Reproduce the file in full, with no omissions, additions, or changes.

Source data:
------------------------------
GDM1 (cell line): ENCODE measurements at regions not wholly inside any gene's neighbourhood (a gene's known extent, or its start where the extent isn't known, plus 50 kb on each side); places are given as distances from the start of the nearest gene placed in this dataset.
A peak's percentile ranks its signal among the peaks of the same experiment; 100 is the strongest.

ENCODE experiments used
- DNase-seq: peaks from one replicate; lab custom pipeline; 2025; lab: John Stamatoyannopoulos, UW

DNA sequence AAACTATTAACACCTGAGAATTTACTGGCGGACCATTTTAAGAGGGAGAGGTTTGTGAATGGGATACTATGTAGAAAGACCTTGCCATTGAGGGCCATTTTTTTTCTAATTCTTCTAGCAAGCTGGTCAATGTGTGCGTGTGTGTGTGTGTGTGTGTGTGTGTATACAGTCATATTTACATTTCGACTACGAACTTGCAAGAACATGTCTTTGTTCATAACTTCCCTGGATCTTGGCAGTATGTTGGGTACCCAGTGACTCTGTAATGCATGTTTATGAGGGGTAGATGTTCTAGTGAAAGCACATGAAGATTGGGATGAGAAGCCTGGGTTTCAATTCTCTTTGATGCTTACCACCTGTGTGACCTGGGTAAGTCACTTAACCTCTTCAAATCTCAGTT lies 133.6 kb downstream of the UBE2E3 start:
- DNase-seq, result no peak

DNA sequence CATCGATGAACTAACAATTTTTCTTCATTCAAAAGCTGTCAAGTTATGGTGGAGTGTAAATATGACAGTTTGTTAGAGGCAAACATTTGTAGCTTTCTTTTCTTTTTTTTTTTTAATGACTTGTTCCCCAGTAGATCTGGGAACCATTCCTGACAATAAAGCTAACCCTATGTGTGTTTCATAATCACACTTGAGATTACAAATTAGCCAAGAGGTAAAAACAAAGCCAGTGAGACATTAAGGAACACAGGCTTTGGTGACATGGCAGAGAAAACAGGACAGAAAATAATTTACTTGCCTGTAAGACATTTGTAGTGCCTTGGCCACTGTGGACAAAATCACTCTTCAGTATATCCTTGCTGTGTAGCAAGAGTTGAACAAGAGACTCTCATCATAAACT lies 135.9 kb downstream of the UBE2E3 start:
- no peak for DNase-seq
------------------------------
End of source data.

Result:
GDM1 (cell line): ENCODE measurements at regions not wholly inside any gene's neighbourhood (a gene's known extent, or its start where the extent isn't known, plus 50 kb on each side); places are given as distances from the start of the nearest gene placed in this dataset.
A peak's percentile ranks its signal among the peaks of the same experiment; 100 is the strongest.

ENCODE experiments used
- DNase-seq: peaks from one replicate; lab custom pipeline; 2025; lab: John Stamatoyannopoulos, UW

DNA sequence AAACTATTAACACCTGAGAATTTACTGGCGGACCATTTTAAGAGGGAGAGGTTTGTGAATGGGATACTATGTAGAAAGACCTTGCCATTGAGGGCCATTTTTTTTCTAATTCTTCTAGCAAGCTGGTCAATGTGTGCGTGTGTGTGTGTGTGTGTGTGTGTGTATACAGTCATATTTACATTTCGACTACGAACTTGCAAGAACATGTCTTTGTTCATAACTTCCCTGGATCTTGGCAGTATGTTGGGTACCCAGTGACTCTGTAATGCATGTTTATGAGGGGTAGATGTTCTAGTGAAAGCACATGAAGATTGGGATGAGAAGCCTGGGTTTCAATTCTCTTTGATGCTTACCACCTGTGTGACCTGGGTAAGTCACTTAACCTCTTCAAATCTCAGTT lies 133.6 kb downstream of the UBE2E3 start:
- DNase-seq, result no peak

DNA sequence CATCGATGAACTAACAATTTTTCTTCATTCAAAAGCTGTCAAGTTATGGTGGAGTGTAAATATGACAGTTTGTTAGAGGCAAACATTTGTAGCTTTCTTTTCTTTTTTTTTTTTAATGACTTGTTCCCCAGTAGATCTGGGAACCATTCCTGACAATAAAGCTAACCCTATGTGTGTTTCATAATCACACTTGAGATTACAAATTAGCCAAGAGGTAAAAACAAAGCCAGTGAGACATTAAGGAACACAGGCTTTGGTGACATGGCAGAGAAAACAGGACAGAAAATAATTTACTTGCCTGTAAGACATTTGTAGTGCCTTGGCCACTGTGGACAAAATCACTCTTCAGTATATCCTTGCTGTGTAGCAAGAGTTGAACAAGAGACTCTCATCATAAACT lies 135.9 kb downstream of the UBE2E3 start:
- no peak for DNase-seq